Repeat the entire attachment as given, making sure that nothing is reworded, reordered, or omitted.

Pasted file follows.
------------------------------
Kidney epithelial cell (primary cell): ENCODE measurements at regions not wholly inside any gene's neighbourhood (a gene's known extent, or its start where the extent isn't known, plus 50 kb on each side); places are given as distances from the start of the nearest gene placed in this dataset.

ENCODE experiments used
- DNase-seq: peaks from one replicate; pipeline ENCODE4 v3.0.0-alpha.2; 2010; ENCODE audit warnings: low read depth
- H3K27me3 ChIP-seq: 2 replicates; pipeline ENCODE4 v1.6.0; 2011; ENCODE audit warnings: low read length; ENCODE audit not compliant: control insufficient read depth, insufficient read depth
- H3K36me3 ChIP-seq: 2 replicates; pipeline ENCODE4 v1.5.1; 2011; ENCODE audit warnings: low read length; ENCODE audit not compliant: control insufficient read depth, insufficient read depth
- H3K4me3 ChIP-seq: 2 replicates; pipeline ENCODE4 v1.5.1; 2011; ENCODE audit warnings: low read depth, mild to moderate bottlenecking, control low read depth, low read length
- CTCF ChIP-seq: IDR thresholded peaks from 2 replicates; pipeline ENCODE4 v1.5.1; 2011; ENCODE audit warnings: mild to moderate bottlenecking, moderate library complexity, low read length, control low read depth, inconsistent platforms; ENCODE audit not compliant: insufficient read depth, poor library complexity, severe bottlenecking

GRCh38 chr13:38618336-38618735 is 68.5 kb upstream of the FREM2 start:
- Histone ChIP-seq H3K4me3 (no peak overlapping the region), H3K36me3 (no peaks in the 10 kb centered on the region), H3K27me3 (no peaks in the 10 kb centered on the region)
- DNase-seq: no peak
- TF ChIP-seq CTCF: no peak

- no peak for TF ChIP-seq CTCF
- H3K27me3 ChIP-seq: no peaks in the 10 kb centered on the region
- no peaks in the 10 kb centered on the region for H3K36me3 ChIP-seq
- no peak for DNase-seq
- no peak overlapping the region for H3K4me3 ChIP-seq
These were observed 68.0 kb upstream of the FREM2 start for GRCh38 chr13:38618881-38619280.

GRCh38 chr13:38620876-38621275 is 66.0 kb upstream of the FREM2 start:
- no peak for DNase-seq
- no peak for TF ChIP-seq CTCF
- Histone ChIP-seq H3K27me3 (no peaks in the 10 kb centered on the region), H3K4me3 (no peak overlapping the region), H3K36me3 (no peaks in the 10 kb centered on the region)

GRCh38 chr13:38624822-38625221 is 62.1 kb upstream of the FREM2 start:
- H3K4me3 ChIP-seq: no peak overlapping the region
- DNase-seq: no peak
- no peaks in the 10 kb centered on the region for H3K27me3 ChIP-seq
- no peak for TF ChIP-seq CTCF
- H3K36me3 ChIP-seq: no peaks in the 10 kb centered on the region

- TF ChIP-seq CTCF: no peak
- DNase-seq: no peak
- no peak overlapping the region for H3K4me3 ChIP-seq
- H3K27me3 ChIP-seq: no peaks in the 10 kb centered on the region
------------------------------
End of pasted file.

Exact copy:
Kidney epithelial cell (primary cell): ENCODE measurements at regions not wholly inside any gene's neighbourhood (a gene's known extent, or its start where the extent isn't known, plus 50 kb on each side); places are given as distances from the start of the nearest gene placed in this dataset.

ENCODE experiments used
- DNase-seq: peaks from one replicate; pipeline ENCODE4 v3.0.0-alpha.2; 2010; ENCODE audit warnings: low read depth
- H3K27me3 ChIP-seq: 2 replicates; pipeline ENCODE4 v1.6.0; 2011; ENCODE audit warnings: low read length; ENCODE audit not compliant: control insufficient read depth, insufficient read depth
- H3K36me3 ChIP-seq: 2 replicates; pipeline ENCODE4 v1.5.1; 2011; ENCODE audit warnings: low read length; ENCODE audit not compliant: control insufficient read depth, insufficient read depth
- H3K4me3 ChIP-seq: 2 replicates; pipeline ENCODE4 v1.5.1; 2011; ENCODE audit warnings: low read depth, mild to moderate bottlenecking, control low read depth, low read length
- CTCF ChIP-seq: IDR thresholded peaks from 2 replicates; pipeline ENCODE4 v1.5.1; 2011; ENCODE audit warnings: mild to moderate bottlenecking, moderate library complexity, low read length, control low read depth, inconsistent platforms; ENCODE audit not compliant: insufficient read depth, poor library complexity, severe bottlenecking

GRCh38 chr13:38618336-38618735 is 68.5 kb upstream of the FREM2 start:
- Histone ChIP-seq H3K4me3 (no peak overlapping the region), H3K36me3 (no peaks in the 10 kb centered on the region), H3K27me3 (no peaks in the 10 kb centered on the region)
- DNase-seq: no peak
- TF ChIP-seq CTCF: no peak

- no peak for TF ChIP-seq CTCF
- H3K27me3 ChIP-seq: no peaks in the 10 kb centered on the region
- no peaks in the 10 kb centered on the region for H3K36me3 ChIP-seq
- no peak for DNase-seq
- no peak overlapping the region for H3K4me3 ChIP-seq
These were observed 68.0 kb upstream of the FREM2 start for GRCh38 chr13:38618881-38619280.

GRCh38 chr13:38620876-38621275 is 66.0 kb upstream of the FREM2 start:
- no peak for DNase-seq
- no peak for TF ChIP-seq CTCF
- Histone ChIP-seq H3K27me3 (no peaks in the 10 kb centered on the region), H3K4me3 (no peak overlapping the region), H3K36me3 (no peaks in the 10 kb centered on the region)

GRCh38 chr13:38624822-38625221 is 62.1 kb upstream of the FREM2 start:
- H3K4me3 ChIP-seq: no peak overlapping the region
- DNase-seq: no peak
- no peaks in the 10 kb centered on the region for H3K27me3 ChIP-seq
- no peak for TF ChIP-seq CTCF
- H3K36me3 ChIP-seq: no peaks in the 10 kb centered on the region

- TF ChIP-seq CTCF: no peak
- DNase-seq: no peak
- no peak overlapping the region for H3K4me3 ChIP-seq
- H3K27me3 ChIP-seq: no peaks in the 10 kb centered on the region